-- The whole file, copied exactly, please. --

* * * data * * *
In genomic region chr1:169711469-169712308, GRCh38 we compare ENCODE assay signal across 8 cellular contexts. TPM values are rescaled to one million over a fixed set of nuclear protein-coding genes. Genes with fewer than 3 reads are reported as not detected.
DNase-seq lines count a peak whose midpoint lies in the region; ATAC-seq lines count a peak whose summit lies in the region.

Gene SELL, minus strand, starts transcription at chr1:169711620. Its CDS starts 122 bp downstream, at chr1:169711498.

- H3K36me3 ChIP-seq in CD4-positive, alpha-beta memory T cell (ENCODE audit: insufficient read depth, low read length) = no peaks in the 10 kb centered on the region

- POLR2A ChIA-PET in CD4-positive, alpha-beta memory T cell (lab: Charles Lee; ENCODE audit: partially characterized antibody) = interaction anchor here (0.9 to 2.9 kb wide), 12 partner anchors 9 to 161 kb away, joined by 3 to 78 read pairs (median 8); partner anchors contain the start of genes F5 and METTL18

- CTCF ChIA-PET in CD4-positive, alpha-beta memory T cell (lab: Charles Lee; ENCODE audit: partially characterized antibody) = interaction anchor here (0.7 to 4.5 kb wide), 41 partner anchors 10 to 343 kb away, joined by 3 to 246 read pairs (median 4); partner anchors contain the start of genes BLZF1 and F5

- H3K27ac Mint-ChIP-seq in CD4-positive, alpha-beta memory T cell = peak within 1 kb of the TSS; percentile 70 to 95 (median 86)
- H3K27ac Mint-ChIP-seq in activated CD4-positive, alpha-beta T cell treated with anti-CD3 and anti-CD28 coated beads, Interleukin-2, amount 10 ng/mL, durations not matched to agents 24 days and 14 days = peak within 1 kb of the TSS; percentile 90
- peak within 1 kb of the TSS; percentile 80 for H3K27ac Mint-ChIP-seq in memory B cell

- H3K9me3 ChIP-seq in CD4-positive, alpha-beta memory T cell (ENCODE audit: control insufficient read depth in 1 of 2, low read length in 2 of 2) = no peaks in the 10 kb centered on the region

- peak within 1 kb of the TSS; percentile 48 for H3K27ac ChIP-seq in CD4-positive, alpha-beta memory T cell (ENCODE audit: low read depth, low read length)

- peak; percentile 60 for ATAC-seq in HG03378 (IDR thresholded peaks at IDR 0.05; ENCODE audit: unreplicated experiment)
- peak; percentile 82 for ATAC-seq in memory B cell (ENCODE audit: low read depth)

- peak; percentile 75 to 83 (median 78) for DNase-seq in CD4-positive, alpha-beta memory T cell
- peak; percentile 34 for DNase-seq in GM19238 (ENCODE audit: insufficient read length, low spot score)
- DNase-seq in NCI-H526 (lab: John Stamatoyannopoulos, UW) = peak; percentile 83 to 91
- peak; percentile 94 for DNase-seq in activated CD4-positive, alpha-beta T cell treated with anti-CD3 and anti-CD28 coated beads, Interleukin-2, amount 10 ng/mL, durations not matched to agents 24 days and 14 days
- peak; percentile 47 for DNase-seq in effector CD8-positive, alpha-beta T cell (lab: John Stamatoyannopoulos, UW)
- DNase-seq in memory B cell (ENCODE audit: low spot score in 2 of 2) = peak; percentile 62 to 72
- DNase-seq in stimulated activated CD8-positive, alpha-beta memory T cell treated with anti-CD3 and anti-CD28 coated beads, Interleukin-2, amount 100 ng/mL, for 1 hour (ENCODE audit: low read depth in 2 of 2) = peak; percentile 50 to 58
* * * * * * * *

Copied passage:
In genomic region chr1:169711469-169712308, GRCh38 we compare ENCODE assay signal across 8 cellular contexts. TPM values are rescaled to one million over a fixed set of nuclear protein-coding genes. Genes with fewer than 3 reads are reported as not detected.
DNase-seq lines count a peak whose midpoint lies in the region; ATAC-seq lines count a peak whose summit lies in the region.

Gene SELL, minus strand, starts transcription at chr1:169711620. Its CDS starts 122 bp downstream, at chr1:169711498.

- H3K36me3 ChIP-seq in CD4-positive, alpha-beta memory T cell (ENCODE audit: insufficient read depth, low read length) = no peaks in the 10 kb centered on the region

- POLR2A ChIA-PET in CD4-positive, alpha-beta memory T cell (lab: Charles Lee; ENCODE audit: partially characterized antibody) = interaction anchor here (0.9 to 2.9 kb wide), 12 partner anchors 9 to 161 kb away, joined by 3 to 78 read pairs (median 8); partner anchors contain the start of genes F5 and METTL18

- CTCF ChIA-PET in CD4-positive, alpha-beta memory T cell (lab: Charles Lee; ENCODE audit: partially characterized antibody) = interaction anchor here (0.7 to 4.5 kb wide), 41 partner anchors 10 to 343 kb away, joined by 3 to 246 read pairs (median 4); partner anchors contain the start of genes BLZF1 and F5

- H3K27ac Mint-ChIP-seq in CD4-positive, alpha-beta memory T cell = peak within 1 kb of the TSS; percentile 70 to 95 (median 86)
- H3K27ac Mint-ChIP-seq in activated CD4-positive, alpha-beta T cell treated with anti-CD3 and anti-CD28 coated beads, Interleukin-2, amount 10 ng/mL, durations not matched to agents 24 days and 14 days = peak within 1 kb of the TSS; percentile 90
- peak within 1 kb of the TSS; percentile 80 for H3K27ac Mint-ChIP-seq in memory B cell

- H3K9me3 ChIP-seq in CD4-positive, alpha-beta memory T cell (ENCODE audit: control insufficient read depth in 1 of 2, low read length in 2 of 2) = no peaks in the 10 kb centered on the region

- peak within 1 kb of the TSS; percentile 48 for H3K27ac ChIP-seq in CD4-positive, alpha-beta memory T cell (ENCODE audit: low read depth, low read length)

- peak; percentile 60 for ATAC-seq in HG03378 (IDR thresholded peaks at IDR 0.05; ENCODE audit: unreplicated experiment)
- peak; percentile 82 for ATAC-seq in memory B cell (ENCODE audit: low read depth)

- peak; percentile 75 to 83 (median 78) for DNase-seq in CD4-positive, alpha-beta memory T cell
- peak; percentile 34 for DNase-seq in GM19238 (ENCODE audit: insufficient read length, low spot score)
- DNase-seq in NCI-H526 (lab: John Stamatoyannopoulos, UW) = peak; percentile 83 to 91
- peak; percentile 94 for DNase-seq in activated CD4-positive, alpha-beta T cell treated with anti-CD3 and anti-CD28 coated beads, Interleukin-2, amount 10 ng/mL, durations not matched to agents 24 days and 14 days
- peak; percentile 47 for DNase-seq in effector CD8-positive, alpha-beta T cell (lab: John Stamatoyannopoulos, UW)
- DNase-seq in memory B cell (ENCODE audit: low spot score in 2 of 2) = peak; percentile 62 to 72
- DNase-seq in stimulated activated CD8-positive, alpha-beta memory T cell treated with anti-CD3 and anti-CD28 coated beads, Interleukin-2, amount 100 ng/mL, for 1 hour (ENCODE audit: low read depth in 2 of 2) = peak; percentile 50 to 58